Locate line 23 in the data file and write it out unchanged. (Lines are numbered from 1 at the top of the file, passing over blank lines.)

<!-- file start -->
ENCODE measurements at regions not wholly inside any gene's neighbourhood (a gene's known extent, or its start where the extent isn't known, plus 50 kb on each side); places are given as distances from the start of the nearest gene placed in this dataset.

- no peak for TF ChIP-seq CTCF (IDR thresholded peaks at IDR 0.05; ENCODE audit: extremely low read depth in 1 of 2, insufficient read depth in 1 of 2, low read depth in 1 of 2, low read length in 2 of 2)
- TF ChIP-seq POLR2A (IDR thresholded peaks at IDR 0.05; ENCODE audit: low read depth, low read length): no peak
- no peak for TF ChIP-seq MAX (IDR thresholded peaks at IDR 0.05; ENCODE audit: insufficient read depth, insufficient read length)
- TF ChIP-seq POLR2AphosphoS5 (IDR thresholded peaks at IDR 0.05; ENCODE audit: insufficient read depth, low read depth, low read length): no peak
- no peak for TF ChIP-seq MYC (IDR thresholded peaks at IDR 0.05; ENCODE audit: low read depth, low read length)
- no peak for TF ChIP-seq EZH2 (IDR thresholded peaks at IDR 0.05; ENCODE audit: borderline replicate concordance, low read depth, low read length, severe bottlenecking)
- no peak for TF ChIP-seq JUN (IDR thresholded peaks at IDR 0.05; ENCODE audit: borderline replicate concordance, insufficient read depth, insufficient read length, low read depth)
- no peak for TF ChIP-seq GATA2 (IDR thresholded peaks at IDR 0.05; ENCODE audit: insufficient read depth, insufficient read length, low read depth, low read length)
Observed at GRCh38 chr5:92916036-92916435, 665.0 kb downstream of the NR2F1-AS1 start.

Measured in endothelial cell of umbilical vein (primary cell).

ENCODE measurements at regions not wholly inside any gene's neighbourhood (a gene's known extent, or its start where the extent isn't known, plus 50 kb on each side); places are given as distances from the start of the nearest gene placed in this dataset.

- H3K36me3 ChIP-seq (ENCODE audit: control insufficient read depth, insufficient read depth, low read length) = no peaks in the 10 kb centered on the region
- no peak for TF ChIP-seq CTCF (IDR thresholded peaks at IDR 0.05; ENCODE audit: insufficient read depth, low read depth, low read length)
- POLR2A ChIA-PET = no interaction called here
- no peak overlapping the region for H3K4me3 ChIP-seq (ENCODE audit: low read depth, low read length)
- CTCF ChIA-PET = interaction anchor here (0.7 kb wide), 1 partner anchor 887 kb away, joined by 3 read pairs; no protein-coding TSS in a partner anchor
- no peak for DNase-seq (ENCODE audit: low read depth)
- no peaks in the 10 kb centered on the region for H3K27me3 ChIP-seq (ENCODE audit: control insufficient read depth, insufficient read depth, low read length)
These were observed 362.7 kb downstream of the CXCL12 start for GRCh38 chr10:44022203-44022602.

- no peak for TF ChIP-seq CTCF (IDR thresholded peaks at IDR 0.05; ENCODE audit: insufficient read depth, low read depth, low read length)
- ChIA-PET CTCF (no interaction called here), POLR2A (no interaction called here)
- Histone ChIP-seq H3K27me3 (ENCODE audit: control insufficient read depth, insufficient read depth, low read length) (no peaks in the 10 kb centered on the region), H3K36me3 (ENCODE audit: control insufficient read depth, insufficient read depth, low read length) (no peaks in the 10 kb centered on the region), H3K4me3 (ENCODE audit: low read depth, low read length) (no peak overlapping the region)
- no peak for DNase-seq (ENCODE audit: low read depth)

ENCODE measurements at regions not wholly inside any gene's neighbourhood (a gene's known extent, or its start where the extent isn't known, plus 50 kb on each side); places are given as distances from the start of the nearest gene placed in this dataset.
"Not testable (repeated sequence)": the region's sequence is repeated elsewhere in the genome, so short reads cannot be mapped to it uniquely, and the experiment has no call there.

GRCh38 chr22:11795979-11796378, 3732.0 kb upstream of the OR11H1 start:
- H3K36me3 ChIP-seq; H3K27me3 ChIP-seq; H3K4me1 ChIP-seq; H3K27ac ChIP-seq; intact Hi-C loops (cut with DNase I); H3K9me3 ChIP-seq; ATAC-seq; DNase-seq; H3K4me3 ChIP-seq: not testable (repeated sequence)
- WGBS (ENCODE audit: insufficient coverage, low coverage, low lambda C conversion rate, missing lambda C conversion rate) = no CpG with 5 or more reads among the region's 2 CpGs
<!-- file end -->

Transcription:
- Histone ChIP-seq H3K27me3 (ENCODE audit: control insufficient read depth, insufficient read depth, low read length) (no peaks in the 10 kb centered on the region), H3K36me3 (ENCODE audit: control insufficient read depth, insufficient read depth, low read length) (no peaks in the 10 kb centered on the region), H3K4me3 (ENCODE audit: low read depth, low read length) (no peak overlapping the region)